Charity 2.0? Silicon Valley reinvents philanthropy.
Silicon Valley entrepreneurs bring a fresh eye to social problems. In some cases, their innovative solutions are changing the way charity is delivered.
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While some nonprofits are being nudged to adopt more for-profit-like approaches, other social entrepreneurs are guiding nonprofits to narrow their focus and do only what they do best, according to Beth Kanter, a nonprofit scholar and author of "The Networked Nonprofit," a 2010 book on using social media to advance philanthropy.Skip to next paragraph
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She points to one example, MomsRising.org, which advocates for family-friendly laws. "MomsRising didn't reinvent the wheels and instead just focused on what they were enthusiastic about – mobilizing people," says Ms. Kanter. Instead of operating as a traditional nonprofit, the group outsourced much of its operations, allowing it to run virtually and more nimbly.
Education is one of the hot areas getting attention from social entrepreneurs because it can benefit from technology, according to Arrillaga-Andreessen.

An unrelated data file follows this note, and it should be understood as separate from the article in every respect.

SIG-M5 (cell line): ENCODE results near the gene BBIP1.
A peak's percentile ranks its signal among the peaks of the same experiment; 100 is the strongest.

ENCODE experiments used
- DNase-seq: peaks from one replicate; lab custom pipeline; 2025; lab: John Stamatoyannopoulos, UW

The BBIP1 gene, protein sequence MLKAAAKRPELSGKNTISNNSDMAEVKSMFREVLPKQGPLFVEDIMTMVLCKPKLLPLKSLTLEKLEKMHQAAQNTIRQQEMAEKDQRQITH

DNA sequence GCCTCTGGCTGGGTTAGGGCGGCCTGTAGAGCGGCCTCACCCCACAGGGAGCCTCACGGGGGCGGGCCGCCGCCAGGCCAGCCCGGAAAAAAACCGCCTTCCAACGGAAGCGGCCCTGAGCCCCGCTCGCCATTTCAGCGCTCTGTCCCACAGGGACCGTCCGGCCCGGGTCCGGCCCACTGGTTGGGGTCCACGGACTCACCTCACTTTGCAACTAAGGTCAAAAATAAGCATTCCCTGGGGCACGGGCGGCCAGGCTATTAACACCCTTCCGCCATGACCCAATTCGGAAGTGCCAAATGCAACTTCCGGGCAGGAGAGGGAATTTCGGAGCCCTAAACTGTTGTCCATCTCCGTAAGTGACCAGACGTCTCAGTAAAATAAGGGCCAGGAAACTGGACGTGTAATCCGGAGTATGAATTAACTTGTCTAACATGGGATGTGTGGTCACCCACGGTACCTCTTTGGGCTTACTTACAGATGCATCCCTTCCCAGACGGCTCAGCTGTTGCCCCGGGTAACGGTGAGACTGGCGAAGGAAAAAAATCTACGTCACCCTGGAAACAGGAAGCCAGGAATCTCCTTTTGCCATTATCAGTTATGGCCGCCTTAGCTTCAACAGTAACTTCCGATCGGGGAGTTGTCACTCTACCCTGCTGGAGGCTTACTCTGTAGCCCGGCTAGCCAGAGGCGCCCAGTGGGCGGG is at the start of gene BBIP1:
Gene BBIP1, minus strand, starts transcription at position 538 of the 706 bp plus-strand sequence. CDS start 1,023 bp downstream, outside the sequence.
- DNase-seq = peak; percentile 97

A free, world-class education to anyone is the promise of the Khan Academy of Mountain View, Calif. It creates free, educational math and science videos on more than 2,600 topics aimed at elementary and high school students. Salman Khan, the organization's founder, wasn't trained as a professional academic, but he argues that it's allowed him to reinvent an education model by finding new ways to engage his students in the lesson. His lessons have been viewed more than 84 million times, according to the Khan Academy.
When Danielle Strachman wanted to found a charter school in San Diego that would educate in a new way, she saw the need to start with fresh eyes at learning. She researched homeschooling and saw that when children play an active role in defining the curriculum, they learn a lot more.
"If a child likes bugs, for example, there are all sorts of ways that you can incorporate that into a lesson plan," says Ms. Strachman, who helped found the San Diego-based Innovations Academy. The school serves K-through-8 public-school students on a first-come, first-served basis and educates them with child-led projects instead of textbooks.
Now, as a Silicon Valley-based consultant, Strachman is helping empower exceptional young people to pursue technological innovation. It's that kind of innovative thinking applied to longstanding issues that makes entrepreneurial nonprofits enticing to many in Silicon Valley.
"Today's donors want to navigate the possibilities and fund the proactive rather than the reactive," says Arrillaga-Andreessen. "But if we're to solve these problems, the onus is on givers to facilitate that change."